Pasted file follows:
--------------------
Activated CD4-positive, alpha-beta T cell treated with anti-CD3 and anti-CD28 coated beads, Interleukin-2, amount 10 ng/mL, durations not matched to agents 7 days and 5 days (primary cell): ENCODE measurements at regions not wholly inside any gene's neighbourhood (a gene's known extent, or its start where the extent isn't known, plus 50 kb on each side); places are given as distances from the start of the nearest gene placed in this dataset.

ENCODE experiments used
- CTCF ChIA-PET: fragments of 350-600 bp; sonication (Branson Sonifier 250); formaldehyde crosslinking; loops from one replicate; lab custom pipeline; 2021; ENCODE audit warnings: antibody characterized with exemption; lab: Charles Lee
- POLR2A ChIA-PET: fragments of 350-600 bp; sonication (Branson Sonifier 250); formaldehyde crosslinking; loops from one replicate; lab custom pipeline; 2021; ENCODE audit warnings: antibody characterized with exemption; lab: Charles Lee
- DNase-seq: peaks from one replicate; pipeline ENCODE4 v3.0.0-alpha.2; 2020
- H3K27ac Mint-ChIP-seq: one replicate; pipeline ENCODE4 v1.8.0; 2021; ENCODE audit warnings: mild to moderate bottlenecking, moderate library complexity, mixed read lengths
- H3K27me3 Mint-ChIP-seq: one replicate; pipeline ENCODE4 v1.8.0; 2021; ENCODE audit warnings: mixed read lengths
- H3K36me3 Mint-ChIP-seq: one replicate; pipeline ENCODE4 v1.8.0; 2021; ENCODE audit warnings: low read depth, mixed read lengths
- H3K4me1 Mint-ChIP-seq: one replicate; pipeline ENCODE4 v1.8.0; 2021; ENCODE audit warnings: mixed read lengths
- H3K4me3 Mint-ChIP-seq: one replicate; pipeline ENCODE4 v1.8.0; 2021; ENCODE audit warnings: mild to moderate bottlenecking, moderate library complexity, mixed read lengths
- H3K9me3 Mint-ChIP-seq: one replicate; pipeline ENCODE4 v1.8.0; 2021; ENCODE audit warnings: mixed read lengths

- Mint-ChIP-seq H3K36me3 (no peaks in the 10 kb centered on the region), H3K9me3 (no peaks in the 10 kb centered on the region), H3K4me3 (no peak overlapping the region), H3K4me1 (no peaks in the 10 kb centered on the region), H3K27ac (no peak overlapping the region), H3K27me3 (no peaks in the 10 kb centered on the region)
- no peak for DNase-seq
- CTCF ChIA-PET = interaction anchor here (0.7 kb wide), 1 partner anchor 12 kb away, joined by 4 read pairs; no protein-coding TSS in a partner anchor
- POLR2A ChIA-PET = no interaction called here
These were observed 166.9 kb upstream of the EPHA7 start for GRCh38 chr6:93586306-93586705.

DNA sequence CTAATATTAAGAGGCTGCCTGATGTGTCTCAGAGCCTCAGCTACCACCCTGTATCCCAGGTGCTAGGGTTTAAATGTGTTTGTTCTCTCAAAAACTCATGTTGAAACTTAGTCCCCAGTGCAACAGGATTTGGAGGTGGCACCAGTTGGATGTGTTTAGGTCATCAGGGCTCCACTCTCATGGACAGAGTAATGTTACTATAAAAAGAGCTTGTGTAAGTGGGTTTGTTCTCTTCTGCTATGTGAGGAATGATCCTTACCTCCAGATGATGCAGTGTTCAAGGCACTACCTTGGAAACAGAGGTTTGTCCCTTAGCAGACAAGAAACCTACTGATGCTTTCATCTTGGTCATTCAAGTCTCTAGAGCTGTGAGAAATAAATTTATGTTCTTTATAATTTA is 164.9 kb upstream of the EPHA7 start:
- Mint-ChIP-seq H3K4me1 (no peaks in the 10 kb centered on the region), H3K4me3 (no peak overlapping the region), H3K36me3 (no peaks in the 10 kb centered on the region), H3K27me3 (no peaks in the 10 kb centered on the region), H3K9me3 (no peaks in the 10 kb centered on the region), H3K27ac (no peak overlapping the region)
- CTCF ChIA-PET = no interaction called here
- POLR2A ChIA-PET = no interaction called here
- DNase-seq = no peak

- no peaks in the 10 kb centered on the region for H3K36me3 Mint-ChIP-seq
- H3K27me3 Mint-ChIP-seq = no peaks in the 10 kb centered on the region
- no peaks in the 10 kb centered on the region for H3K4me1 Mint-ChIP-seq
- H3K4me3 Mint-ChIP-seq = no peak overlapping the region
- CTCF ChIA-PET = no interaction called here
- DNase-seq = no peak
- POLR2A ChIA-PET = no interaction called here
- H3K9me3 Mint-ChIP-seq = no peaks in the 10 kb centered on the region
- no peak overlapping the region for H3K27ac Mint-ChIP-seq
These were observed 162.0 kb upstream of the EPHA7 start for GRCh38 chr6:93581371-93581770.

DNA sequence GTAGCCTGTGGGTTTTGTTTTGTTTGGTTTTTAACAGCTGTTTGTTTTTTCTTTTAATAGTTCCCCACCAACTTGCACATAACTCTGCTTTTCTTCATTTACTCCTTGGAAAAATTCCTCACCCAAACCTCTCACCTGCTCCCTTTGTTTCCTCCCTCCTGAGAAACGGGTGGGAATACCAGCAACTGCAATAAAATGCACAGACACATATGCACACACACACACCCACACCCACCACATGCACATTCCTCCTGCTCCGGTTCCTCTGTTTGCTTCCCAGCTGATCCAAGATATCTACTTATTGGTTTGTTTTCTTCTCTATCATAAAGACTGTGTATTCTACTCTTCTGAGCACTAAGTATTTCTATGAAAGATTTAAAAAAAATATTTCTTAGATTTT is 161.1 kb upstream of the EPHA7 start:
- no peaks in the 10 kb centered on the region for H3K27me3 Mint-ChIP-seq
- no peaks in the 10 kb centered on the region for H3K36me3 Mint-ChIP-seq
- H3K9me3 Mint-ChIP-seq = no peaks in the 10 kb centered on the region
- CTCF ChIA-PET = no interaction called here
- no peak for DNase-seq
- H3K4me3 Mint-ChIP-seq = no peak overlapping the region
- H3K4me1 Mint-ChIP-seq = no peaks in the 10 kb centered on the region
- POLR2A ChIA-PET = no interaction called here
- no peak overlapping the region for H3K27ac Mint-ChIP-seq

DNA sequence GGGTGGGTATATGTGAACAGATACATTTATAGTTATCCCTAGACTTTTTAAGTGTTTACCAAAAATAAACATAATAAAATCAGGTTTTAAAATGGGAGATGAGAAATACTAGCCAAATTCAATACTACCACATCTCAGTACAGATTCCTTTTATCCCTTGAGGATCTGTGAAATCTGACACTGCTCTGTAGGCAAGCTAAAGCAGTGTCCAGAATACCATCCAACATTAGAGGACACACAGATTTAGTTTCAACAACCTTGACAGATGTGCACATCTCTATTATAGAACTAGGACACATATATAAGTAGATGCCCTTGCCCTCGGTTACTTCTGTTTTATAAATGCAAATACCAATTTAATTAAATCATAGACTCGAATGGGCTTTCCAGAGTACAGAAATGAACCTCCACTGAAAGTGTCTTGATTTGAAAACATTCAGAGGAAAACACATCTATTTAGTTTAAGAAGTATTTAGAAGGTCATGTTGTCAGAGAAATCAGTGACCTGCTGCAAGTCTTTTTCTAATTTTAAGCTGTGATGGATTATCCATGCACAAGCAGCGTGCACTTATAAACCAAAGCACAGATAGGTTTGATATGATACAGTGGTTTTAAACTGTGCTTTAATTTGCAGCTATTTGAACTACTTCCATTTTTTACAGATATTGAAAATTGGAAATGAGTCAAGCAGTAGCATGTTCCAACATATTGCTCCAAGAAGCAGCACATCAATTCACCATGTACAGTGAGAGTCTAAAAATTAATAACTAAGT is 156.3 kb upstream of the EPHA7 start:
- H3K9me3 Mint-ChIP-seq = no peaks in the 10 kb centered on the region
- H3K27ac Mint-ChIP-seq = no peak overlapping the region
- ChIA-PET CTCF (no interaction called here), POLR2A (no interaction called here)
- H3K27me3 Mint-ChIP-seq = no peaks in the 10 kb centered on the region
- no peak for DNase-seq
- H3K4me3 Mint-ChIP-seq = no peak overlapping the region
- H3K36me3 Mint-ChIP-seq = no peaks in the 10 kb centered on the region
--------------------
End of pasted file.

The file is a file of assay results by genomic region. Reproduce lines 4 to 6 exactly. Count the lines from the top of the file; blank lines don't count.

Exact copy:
- POLR2A ChIA-PET: fragments of 350-600 bp; sonication (Branson Sonifier 250); formaldehyde crosslinking; loops from one replicate; lab custom pipeline; 2021; ENCODE audit warnings: antibody characterized with exemption; lab: Charles Lee
- DNase-seq: peaks from one replicate; pipeline ENCODE4 v3.0.0-alpha.2; 2020
- H3K27ac Mint-ChIP-seq: one replicate; pipeline ENCODE4 v1.8.0; 2021; ENCODE audit warnings: mild to moderate bottlenecking, moderate library complexity, mixed read lengths